Gastronomes never had it so good in Shanghai. With restaurants serving a mind-boggling variety of Chinese cuisine, as well as a wide range of top-notch international fare, Shanghai is arguably mainland China's best city for eating. Beijing boosters will disagree, of course, and it was not always so 15 years ago, but the prosperous 1990s that saw Shanghai once again take to the world stage have reawakened the demand for la bella vita, as seen in the explosion of dining establishments in the last few years. For Shanghai residents, ever-attuned to the latest trends and tastes, eating out and trying new restaurants is now a pastime that rivals shopping.
While some of Shanghai's top restaurants can be found in hotels, there are scores of well-run private establishments that rival if not surpass the quality of hotel food, and usually at lower prices. Significantly improved hygiene standards should also allay any concerns you may have about eating out. Shanghai provides the unusual opportunity of dining one moment in a traditional teahouse and another in a restored colonial mansion; missing out would be a shame.
Don't expect the Chinese food here to taste the same as that at home; expect it to be light years better. While you can eat your way through China by sampling all the regional Chinese restaurants in Shanghai, the emphasis is on Shanghai's own renowned cuisine, commonly referred to as benbang cai. Usually considered a branch of Huaiyang cuisine, Shanghai cooking has traditionally relied on soy sauce, sugar, and oil. The most celebrated Shanghai dish is hairy crab, a freshwater delicacy that reaches its prime every fall. Also popular are any number of "drunken" dishes (crab, chicken) marinated in local Shaoxing wine, and braised meat dishes such as lion's head meatballs and braised pork knuckle. Shanghai dim sum and snacks include a variety of dumplings, headlined by the local favorite xiaolong bao, as well as onion pancakes and leek pies, all of which deserve to be tried.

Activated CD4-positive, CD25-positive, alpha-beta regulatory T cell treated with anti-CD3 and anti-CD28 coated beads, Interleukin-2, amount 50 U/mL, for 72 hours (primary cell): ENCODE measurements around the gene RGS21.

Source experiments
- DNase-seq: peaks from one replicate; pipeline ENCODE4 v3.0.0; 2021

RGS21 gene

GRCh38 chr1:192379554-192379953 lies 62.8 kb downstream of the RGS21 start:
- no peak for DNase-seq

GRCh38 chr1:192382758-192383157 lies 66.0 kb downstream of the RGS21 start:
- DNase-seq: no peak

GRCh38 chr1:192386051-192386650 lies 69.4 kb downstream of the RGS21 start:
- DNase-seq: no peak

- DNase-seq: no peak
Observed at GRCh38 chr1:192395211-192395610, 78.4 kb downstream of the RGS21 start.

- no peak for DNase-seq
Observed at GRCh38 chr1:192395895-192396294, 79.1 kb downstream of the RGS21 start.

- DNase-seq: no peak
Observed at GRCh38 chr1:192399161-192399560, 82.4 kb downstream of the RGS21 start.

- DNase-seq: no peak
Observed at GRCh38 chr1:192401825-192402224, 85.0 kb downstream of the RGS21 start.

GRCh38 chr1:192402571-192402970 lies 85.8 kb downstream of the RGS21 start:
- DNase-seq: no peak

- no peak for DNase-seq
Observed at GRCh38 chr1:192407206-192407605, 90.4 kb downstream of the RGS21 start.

Those hankering for a taste of home will also find that Shanghai is the most foreign-belly-friendly city in China. From the trendiest Continental cuisine to the most recognizable fast-food chains, there is a staggering range of options guaranteed to take the edge off any homesick cravings. Many Asian and European cuisines are well represented, with Italian, Spanish, French, Japanese, Thai, and Indian cooking of good enough quality to satisfy a discerning overseas palate. World-renowned chefs like Jean-Georges Vongerichten, David Laris, and Paul Pairet have also chosen to launch their China flagship restaurants here. Where Shanghai particularly excels is in the bold new tastes that are arising from the mix of East and West.
At the other end of the dining scale, the American fast-food chains of McDonald's and KFC are ubiquitous. So are Starbucks, Häagen-Dazs, and Pizza Hut. Subway is in the mix, along with Hooters, and Cold Stone Creamery. Check the local expatriate magazines for location details.
According to the corporate travel index published by Business Travel News, the corporate dining tab in Shanghai in 2010 (said to lag behind London's, but to exceed San Francisco's) averages around $302 per person per day, but most travelers can get by well below that amount. While Shanghai's top international restaurants tend to charge Western prices, you can have an excellent meal for two at a relatively upscale Chinese restaurant for ¥150 to ¥300. Some of the best local foods can be had for less than that. (Prices quoted for a Chinese meal are for two bowls of rice and between two and four dishes.) The key is to mix it up with a combination of local and international dining. If you want to try Shanghai's more famous Western restaurants, consider going at lunchtime, when lunch specials and set menus can cost less than half of what you would spend at dinner. Hotel restaurants frequently levy a 15% service charge, but few private restaurants do. There is no tipping in restaurants, and the waitstaff will usually run after you to return your change.